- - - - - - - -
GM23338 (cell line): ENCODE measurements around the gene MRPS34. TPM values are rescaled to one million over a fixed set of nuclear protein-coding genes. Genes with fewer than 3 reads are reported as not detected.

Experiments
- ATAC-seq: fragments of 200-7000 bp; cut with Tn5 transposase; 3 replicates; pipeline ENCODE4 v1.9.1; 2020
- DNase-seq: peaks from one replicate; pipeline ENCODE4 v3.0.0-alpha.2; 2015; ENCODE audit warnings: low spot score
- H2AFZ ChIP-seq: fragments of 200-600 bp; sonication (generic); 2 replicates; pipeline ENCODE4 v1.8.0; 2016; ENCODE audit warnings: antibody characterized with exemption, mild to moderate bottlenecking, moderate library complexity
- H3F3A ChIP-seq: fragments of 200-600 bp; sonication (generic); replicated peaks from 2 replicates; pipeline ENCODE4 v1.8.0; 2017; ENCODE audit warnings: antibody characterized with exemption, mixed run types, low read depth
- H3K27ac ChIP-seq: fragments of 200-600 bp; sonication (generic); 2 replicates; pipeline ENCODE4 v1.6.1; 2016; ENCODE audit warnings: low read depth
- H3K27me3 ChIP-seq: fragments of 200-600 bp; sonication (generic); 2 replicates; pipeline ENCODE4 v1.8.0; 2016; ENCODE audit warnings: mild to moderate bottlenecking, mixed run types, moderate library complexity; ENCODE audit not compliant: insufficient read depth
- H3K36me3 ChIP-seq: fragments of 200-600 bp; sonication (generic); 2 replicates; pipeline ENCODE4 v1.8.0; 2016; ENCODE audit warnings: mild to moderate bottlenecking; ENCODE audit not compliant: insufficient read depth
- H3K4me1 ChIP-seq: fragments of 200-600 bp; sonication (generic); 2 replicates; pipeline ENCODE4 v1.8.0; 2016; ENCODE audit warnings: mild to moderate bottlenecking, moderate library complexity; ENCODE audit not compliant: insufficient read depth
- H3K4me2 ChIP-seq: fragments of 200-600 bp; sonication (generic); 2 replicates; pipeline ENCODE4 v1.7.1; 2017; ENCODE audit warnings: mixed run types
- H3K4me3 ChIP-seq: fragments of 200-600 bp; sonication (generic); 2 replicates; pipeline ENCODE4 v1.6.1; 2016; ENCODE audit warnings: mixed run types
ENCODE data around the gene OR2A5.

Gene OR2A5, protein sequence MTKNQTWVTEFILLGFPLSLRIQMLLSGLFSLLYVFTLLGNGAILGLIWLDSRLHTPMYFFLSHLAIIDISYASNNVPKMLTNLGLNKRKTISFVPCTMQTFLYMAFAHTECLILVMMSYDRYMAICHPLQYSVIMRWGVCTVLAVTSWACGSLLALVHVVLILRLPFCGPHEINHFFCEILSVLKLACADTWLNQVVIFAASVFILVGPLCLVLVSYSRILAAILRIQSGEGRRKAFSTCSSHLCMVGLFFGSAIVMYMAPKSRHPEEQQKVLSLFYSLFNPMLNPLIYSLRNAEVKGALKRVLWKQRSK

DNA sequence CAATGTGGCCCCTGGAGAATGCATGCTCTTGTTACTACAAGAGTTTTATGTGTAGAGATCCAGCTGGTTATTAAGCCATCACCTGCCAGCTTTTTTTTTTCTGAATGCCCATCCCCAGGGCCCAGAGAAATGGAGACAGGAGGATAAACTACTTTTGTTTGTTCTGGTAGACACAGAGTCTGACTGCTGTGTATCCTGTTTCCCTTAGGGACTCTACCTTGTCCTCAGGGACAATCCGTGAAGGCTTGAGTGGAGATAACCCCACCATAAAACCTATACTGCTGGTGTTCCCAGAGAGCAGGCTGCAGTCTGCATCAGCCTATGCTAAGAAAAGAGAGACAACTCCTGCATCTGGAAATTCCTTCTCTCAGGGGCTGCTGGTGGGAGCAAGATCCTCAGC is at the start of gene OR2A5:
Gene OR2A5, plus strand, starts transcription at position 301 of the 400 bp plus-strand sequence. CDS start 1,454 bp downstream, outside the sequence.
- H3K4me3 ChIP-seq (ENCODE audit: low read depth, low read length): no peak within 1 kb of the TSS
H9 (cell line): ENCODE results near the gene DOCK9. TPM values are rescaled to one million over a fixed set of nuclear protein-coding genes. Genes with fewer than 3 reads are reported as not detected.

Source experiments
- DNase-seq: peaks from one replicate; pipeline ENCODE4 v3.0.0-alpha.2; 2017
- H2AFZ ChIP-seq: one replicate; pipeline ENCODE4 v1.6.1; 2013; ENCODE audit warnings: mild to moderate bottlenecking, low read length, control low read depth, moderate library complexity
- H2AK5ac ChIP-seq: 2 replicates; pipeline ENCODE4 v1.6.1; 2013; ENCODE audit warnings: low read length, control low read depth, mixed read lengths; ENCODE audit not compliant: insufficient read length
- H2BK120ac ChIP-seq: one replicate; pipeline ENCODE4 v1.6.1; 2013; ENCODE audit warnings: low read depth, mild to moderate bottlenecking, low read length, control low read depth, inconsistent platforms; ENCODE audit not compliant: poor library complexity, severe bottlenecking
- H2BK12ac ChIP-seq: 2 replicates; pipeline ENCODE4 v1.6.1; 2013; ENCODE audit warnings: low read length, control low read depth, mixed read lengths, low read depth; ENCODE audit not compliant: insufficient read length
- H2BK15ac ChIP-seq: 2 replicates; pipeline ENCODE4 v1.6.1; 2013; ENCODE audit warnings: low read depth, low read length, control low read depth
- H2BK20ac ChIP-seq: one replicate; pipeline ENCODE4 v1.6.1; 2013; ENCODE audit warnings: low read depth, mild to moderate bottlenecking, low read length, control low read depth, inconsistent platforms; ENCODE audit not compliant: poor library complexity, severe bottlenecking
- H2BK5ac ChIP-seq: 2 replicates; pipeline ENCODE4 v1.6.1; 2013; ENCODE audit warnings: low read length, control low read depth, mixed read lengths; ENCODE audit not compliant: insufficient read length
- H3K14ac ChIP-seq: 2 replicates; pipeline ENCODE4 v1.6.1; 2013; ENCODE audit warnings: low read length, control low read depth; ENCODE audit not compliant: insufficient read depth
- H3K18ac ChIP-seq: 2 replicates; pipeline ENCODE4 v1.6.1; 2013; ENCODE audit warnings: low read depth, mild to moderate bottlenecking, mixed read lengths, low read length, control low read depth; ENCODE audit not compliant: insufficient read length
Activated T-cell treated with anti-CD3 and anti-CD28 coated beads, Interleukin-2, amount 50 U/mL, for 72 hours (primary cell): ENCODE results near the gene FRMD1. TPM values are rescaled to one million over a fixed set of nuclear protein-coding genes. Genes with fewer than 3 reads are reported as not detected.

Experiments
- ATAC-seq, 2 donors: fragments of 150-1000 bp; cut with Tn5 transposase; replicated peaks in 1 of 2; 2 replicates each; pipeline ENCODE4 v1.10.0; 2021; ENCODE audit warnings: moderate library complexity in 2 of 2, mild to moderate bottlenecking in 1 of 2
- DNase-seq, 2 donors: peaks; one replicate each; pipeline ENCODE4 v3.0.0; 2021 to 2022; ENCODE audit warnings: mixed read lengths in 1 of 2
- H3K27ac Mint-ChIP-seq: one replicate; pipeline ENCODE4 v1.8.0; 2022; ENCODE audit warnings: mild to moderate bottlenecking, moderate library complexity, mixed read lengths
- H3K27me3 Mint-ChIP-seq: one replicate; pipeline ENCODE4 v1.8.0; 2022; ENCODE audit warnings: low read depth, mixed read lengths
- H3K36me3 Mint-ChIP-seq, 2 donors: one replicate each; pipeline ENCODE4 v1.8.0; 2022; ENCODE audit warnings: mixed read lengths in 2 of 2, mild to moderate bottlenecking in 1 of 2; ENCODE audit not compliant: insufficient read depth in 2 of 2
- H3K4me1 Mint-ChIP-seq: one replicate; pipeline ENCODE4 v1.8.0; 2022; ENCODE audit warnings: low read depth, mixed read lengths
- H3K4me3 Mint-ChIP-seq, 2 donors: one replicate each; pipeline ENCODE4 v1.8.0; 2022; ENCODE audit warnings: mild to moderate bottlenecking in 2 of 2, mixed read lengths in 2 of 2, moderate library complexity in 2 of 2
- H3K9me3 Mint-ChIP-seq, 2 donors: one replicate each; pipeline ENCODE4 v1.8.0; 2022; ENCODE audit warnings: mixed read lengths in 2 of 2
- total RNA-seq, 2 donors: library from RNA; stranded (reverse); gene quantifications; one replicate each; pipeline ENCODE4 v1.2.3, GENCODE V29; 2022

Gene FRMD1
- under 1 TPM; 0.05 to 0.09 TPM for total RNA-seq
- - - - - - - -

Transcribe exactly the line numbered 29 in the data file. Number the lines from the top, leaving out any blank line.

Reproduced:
- H3K18ac ChIP-seq: 2 replicates; pipeline ENCODE4 v1.6.1; 2013; ENCODE audit warnings: low read depth, mild to moderate bottlenecking, mixed read lengths, low read length, control low read depth; ENCODE audit not compliant: insufficient read length